It will be for an organisation to decide how it identifies and agrees the actions that should be taken to support and/or maintain the diversity targets set out in Requirement 2.1. However, the Board should have a role in this process and should monitor progress against the actions, in particular discussing the annual progress update and the plan for the following year before this information is published.

How to build capacity

To conscientiously start building effectiveness in your board, you should:

  1. review the strengths and weaknesses of the current board from a multi-stakeholder perspective
  2. using a skills audit, note strengths and gaps in the capacity of the current board
  3. evaluate the diversity of your board
  4. consider what new skill sets needed on the board and how you may reach the appropriate people to serve on the board

Recruiting new board members will add different perspectives and ideas, generate discussion and improve informed decision making. Regular and planned turnover of board members keeps an organisation healthy and encourages a positive culture of change and development.

Experienced board members, meanwhile, should devote time to developing and refreshing their knowledge and skills, including those of communication, to ensure that they continue to make a positive contribution to the board. Being well informed and having a strong command of the issues relevant to the organisation and the wider sporting context will generate the respect of other board members and senior managers.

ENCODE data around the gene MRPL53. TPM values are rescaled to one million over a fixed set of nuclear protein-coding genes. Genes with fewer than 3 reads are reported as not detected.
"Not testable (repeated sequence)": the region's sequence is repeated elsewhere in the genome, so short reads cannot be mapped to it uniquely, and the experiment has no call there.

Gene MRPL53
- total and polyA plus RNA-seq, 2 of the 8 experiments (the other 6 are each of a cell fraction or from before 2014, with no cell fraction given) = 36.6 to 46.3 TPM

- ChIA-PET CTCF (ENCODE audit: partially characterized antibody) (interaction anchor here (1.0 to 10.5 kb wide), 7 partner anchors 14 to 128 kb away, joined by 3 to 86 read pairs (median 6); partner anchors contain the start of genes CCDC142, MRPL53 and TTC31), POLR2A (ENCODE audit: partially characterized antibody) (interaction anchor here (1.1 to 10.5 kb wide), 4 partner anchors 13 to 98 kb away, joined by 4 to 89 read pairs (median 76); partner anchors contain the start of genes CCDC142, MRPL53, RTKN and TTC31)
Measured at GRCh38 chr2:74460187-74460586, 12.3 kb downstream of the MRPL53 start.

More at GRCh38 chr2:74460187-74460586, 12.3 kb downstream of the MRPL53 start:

Board members need to make time available to discharge their responsibilities effectively. Recruitment material should state the minimum time that they will be expected to spend on the organisation’s business, and seek the individual’s confirmation that they can devote that amount of time to the role. Prospective board members should be advised that in times of change or challenge, this commitment is likely to increase.

Board members have a responsibility to uphold the highest standards of integrity and honesty. They should support the chair and senior managers in instilling the appropriate culture, values and behaviours in the boardroom and throughout the organisation. In return, they should expect high quality, accurate and timely information sufficiently far in advance so that there can be a thorough discussion of issues under consideration. Further information on meetings and board packs can be found here.

Finally, it's also important that board members seek, be aware of and take into account the views of members and other stakeholders, because these views may provide different insights on the organisation, its reputation and its performance.